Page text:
In addition to your annual calendar, keep a check list of communication requirements for new hires and employment terminations.

  • Only active, regular, full-time employees and owners (such as proprietors and partners) are considered Eligible Employees. Seasonal/temporary employees and 1099 employees are not eligible.
  • Employees must work a minimum of either 20 or 30 hours per week to be considered full-time. Please refer to your most recent Renewal Packet or contact Banyan Administrators to confirm your company’s minimum hourly requirement for employees.

(Note: Employees must work 30 hours to be eligible for Life or LTD)

What forms need to be completed?

  • Only the employee may fill in, or modify, information on the Employee Enrollment Form. Any changes to information must be initialed and dated by the employee. No alteration to preprinted material on the Employee Application is acceptable, and altered forms will be rejected.
  • Provide the appropriate form(s) to the employee, based on your firms offerings:
    • Medical with or without Dental and Vision
    • Form A1: Medical/Dental/Vision Enrollment Form
    • Dental and/or Vision
    • Form A2 Delta Dental and/or Vision Service Enrollment Form
    • Life and/or Long Term Disability
    • Form A3: Group Term Life-LTD Enrollment Form, and
    • Form A4: Group Life-LTD Health Statement (groups of 2-3 only)

When do forms need to be submitted to Banyan Administrators? 

  • Enrollment forms must be submitted to Banyan Administrators within 31 days of the Coverage Effective Date.
  • The Coverage Effective Date is Determined by:
    • Date of Hire: The date a permanent employee begins working full-time.
    • Waiting Period: Refer to your most recent Renewal Packet or contact Banyan Administrators.
    • First of the month following Date of Hire, or
    • First of the month following 30 days of employment, or
    • First of the month following 60 days of employment
  • Example: A firm has a 30 day waiting period and hires an employee on July 7th. The Coverage Effective Date would be September 1st and the forms must be submitted by October 1st.
  • If the Date of Hire is the first of the month, and the group has a Date of Hire waiting period, coverage will be effective on that date.
    • Example: An employee hired July 1st would have coverage effective July 1st. An employee hired July 2nd would have coverage effective August 1st.
  • If the form is not submitted within 31 days, the employee cannot enroll until the next Open Enrollment period, or until they have a qualifying life event.

What if an Eligible Employee does not want to enroll?

  • Are they enrolled in another group health plan?
    • If yes, the waiver is considered valid.
    • The employee should complete the Coverage Declination section of the Enrollment Form for your records.
    • If no, the waiver is invalid and affects your compliance with the Employee Participation requirement.
    • At least 75% of eligible employees without valid waivers must enroll in Medical.
    • 100% of eligible employees without valid waivers must enroll in Dental/Vision.
    • Employees working 30 or more hours cannot waive Life or LTD.
  • Spouse: the plan participant’s spouse under a legally valid marriage.
  • Domestic partner: the plan participant’s domestic partner under a legally registered and valid domestic partnership.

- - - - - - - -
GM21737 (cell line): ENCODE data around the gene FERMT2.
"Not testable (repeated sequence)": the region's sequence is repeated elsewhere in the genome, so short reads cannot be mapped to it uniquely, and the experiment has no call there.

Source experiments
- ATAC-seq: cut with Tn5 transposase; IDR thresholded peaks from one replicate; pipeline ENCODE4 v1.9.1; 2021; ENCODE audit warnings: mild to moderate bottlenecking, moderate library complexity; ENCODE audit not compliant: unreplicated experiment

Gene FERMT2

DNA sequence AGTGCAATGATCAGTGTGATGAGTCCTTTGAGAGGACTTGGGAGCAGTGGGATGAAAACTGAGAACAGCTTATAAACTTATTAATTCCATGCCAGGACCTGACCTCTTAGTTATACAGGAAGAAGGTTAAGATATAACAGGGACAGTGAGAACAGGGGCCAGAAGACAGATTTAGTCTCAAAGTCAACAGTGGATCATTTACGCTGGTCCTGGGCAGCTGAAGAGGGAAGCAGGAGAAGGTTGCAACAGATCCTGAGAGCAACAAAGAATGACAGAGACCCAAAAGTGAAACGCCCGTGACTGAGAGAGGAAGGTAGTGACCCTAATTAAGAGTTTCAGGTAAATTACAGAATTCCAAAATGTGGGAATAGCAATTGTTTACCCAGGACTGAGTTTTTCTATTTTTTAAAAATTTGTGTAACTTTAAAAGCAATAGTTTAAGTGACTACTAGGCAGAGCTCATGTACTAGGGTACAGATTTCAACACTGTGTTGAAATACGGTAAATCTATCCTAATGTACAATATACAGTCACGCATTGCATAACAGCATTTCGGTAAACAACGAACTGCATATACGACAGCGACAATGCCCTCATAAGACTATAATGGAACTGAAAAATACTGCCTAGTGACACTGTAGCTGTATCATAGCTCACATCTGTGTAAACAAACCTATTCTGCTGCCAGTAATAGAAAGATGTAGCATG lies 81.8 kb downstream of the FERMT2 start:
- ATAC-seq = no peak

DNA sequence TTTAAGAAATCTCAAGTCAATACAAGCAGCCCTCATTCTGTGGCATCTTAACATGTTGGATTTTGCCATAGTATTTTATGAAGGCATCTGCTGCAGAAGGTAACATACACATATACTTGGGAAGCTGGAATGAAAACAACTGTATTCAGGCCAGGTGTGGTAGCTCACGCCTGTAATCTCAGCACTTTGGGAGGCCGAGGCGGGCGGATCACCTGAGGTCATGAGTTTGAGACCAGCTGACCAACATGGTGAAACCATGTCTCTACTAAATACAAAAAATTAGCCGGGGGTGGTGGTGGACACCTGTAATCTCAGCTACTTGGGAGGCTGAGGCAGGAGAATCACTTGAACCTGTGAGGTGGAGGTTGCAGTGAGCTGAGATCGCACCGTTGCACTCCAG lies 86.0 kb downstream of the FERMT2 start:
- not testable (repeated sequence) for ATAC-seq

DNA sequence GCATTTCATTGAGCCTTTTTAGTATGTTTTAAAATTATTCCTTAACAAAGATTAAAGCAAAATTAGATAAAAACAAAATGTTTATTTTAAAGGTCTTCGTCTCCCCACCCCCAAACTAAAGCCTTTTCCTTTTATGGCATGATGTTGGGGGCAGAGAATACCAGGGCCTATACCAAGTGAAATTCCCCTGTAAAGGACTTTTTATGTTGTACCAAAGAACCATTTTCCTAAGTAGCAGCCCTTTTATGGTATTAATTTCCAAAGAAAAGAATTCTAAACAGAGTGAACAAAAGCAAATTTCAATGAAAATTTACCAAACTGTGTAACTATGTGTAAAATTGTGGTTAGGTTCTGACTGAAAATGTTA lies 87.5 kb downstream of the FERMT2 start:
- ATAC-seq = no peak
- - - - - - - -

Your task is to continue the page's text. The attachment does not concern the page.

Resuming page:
• Child: the plan participant’s, spouse’s or domestic partner’s natural child, stepchild, or legally adopted child.
    • Children are eligible up to the age of 26. Coverage ends on the first of the month following their 26th birthday.
    • Disabled children of eligible employees who, with appropriate medical certification, are eligible for coverage up to any age, only if they were originally enrolled before turning 26.

What forms need to be completed?

  • Form B1: Subscriber Change Request Form

When do the forms need to be submitted to Banyan Administrators?

  • The Subscriber Change Request Form must be submitted to Banyan Administrators within 31 days of the Qualifying Event. Qualifying Events include marriage, divorce, birth, adoption, loss of other coverage, etc.

When is their coverage effective date? 

  • Coverage will become effective on the first of the month following the qualifying event.
  • The one exception is the birth or adoption of a child. The coverage effective date will be the date of birth or adoption. If the date of birth is on or before the 15th, the rate change will be applied that month. If it is after the 15th, the rate change will be applied in the next coverage month.

How will the change be reflected on the premium invoice?

  • The coverage tier is listed above the premium amount. E for employee only, ES for employee and spouse, EC for employee and child, ECN for employee and children, and F for family.
  • Please note that invoices are generated a month before the due date. If a change form is submitted after the invoice is generated, the change will be reflected on the following invoice. For example, a change that is submitted on July 2nd will be reflected on the September invoice.

CalCPA Health is available to accounting firms in public practice or firms offering general financial services, both of which must be headquartered in the state of California.

To be eligible and retain such eligibility, more than 50% of all of the firm’s owners (principals, proprietors, partners, shareholders, or other owners) must be CPA members of CalCPA, or Associate members of CalCPA. All CPA owners must be members of CalCPA in good standing.

More than 50% of the group’s enrolled employees must reside in California.

Firms with one Eligible Employee:

If you are the only Eligible Employee (as defined on the next page), you are eligible to enroll in the CalCPA Health Vision and Dental plans.

If you would like to enroll in Medical coverage, Banyan can assist you in choosing and applying for an Individual plan through Anthem Blue Cross. Banyan would continue to be your point of contact for customer service inquiries.

Individuals must enroll during the Open Enrollment Period, or when there is a qualifying life event that creates a Special Enrollment Period. Individual Medical coverage cannot be obtained mid-year without a qualifying life event.

Employer Contribution Requirements:

An employer must contribute a minimum of 50% of the cost of employee’s medical premiums, and 100% of employee’s dental, vision, life or long term disability premiums. This does not include the cost for dependents. Payroll deduction is required for employee contributions that are withheld to pay premium costs. If an employer pays 100% of the premiums, 100% employee participation is required.